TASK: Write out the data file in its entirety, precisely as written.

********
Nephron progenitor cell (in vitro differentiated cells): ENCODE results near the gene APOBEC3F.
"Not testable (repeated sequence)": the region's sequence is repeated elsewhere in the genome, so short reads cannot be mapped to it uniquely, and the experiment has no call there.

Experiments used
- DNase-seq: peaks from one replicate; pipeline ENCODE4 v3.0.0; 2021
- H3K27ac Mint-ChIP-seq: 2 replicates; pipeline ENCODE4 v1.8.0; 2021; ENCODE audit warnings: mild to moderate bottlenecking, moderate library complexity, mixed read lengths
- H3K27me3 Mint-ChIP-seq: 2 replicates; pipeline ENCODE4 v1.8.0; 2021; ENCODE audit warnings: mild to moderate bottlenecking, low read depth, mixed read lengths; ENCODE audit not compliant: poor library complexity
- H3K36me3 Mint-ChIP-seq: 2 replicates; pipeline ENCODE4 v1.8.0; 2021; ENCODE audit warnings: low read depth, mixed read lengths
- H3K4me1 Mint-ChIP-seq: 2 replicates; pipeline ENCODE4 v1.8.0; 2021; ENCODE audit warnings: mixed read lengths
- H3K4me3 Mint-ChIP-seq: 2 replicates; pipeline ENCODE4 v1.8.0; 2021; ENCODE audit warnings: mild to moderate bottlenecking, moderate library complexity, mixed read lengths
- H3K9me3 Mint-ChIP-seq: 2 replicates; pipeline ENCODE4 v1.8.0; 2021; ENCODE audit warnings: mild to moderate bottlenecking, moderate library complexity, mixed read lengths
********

Nephron progenitor cell (in vitro differentiated cells): ENCODE results near the gene APOBEC3F.
"Not testable (repeated sequence)": the region's sequence is repeated elsewhere in the genome, so short reads cannot be mapped to it uniquely, and the experiment has no call there.

Experiments used
- DNase-seq: peaks from one replicate; pipeline ENCODE4 v3.0.0; 2021
- H3K27ac Mint-ChIP-seq: 2 replicates; pipeline ENCODE4 v1.8.0; 2021; ENCODE audit warnings: mild to moderate bottlenecking, moderate library complexity, mixed read lengths
- H3K27me3 Mint-ChIP-seq: 2 replicates; pipeline ENCODE4 v1.8.0; 2021; ENCODE audit warnings: mild to moderate bottlenecking, low read depth, mixed read lengths; ENCODE audit not compliant: poor library complexity
- H3K36me3 Mint-ChIP-seq: 2 replicates; pipeline ENCODE4 v1.8.0; 2021; ENCODE audit warnings: low read depth, mixed read lengths
- H3K4me1 Mint-ChIP-seq: 2 replicates; pipeline ENCODE4 v1.8.0; 2021; ENCODE audit warnings: mixed read lengths
- H3K4me3 Mint-ChIP-seq: 2 replicates; pipeline ENCODE4 v1.8.0; 2021; ENCODE audit warnings: mild to moderate bottlenecking, moderate library complexity, mixed read lengths
- H3K9me3 Mint-ChIP-seq: 2 replicates; pipeline ENCODE4 v1.8.0; 2021; ENCODE audit warnings: mild to moderate bottlenecking, moderate library complexity, mixed read lengths